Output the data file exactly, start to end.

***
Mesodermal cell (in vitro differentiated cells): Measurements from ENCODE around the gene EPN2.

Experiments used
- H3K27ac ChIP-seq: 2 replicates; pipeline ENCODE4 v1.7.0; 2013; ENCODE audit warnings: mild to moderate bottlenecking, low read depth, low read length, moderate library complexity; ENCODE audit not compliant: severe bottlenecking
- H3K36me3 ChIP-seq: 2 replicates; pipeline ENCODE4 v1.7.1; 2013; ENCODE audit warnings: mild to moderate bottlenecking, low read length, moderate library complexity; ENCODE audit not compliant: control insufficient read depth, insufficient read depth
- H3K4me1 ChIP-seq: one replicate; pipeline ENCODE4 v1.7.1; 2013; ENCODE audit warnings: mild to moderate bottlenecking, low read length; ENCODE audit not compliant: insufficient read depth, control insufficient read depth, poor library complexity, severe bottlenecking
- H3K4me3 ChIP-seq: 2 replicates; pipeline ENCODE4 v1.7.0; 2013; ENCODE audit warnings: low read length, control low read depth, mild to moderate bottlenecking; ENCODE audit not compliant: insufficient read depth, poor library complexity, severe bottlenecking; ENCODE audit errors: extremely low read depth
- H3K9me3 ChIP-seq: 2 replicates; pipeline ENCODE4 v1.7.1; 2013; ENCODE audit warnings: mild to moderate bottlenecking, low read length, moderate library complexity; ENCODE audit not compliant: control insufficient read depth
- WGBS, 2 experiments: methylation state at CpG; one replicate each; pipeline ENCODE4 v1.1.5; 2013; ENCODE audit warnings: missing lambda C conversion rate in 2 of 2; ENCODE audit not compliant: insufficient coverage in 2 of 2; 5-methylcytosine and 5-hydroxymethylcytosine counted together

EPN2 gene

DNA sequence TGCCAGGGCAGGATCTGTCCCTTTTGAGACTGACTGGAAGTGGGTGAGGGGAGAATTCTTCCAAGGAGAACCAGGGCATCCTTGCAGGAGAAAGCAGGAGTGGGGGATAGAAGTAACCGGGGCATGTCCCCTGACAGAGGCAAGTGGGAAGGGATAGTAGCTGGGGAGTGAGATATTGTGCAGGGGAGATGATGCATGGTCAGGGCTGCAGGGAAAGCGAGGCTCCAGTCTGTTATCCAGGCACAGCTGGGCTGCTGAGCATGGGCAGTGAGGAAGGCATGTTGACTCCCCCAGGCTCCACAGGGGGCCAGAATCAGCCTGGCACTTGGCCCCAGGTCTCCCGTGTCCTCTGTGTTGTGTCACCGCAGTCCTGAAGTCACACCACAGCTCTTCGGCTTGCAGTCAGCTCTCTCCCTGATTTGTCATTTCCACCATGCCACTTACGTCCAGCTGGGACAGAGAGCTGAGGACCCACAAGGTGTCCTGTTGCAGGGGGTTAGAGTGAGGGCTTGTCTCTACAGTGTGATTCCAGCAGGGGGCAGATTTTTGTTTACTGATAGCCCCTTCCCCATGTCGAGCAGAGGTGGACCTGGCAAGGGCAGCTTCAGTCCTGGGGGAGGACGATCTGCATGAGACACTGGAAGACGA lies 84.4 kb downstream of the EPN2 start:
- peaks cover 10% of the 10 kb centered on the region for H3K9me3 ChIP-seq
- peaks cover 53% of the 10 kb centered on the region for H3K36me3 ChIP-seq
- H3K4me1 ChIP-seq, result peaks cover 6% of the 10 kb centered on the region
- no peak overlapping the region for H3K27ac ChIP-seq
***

Mesodermal cell (in vitro differentiated cells): Measurements from ENCODE around the gene EPN2.

Experiments used
- H3K27ac ChIP-seq: 2 replicates; pipeline ENCODE4 v1.7.0; 2013; ENCODE audit warnings: mild to moderate bottlenecking, low read depth, low read length, moderate library complexity; ENCODE audit not compliant: severe bottlenecking
- H3K36me3 ChIP-seq: 2 replicates; pipeline ENCODE4 v1.7.1; 2013; ENCODE audit warnings: mild to moderate bottlenecking, low read length, moderate library complexity; ENCODE audit not compliant: control insufficient read depth, insufficient read depth
- H3K4me1 ChIP-seq: one replicate; pipeline ENCODE4 v1.7.1; 2013; ENCODE audit warnings: mild to moderate bottlenecking, low read length; ENCODE audit not compliant: insufficient read depth, control insufficient read depth, poor library complexity, severe bottlenecking
- H3K4me3 ChIP-seq: 2 replicates; pipeline ENCODE4 v1.7.0; 2013; ENCODE audit warnings: low read length, control low read depth, mild to moderate bottlenecking; ENCODE audit not compliant: insufficient read depth, poor library complexity, severe bottlenecking; ENCODE audit errors: extremely low read depth
- H3K9me3 ChIP-seq: 2 replicates; pipeline ENCODE4 v1.7.1; 2013; ENCODE audit warnings: mild to moderate bottlenecking, low read length, moderate library complexity; ENCODE audit not compliant: control insufficient read depth
- WGBS, 2 experiments: methylation state at CpG; one replicate each; pipeline ENCODE4 v1.1.5; 2013; ENCODE audit warnings: missing lambda C conversion rate in 2 of 2; ENCODE audit not compliant: insufficient coverage in 2 of 2; 5-methylcytosine and 5-hydroxymethylcytosine counted together

EPN2 gene

DNA sequence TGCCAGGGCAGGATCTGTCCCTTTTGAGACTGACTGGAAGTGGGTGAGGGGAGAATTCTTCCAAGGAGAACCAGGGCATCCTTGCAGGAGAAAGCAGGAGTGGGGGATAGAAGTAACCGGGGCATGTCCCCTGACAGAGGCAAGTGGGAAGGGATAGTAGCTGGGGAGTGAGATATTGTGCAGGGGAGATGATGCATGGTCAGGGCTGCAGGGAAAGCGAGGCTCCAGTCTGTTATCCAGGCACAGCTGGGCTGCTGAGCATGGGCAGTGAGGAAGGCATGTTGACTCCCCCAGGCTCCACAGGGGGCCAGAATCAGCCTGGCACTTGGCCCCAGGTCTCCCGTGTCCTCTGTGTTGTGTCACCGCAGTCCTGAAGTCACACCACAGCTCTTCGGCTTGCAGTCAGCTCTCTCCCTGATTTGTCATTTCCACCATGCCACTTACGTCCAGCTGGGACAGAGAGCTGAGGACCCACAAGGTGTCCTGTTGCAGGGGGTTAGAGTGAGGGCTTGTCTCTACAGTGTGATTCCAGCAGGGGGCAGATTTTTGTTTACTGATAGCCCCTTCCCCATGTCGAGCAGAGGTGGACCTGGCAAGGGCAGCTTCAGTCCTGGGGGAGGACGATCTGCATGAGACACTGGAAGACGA lies 84.4 kb downstream of the EPN2 start:
- peaks cover 10% of the 10 kb centered on the region for H3K9me3 ChIP-seq
- peaks cover 53% of the 10 kb centered on the region for H3K36me3 ChIP-seq
- H3K4me1 ChIP-seq, result peaks cover 6% of the 10 kb centered on the region
- no peak overlapping the region for H3K27ac ChIP-seq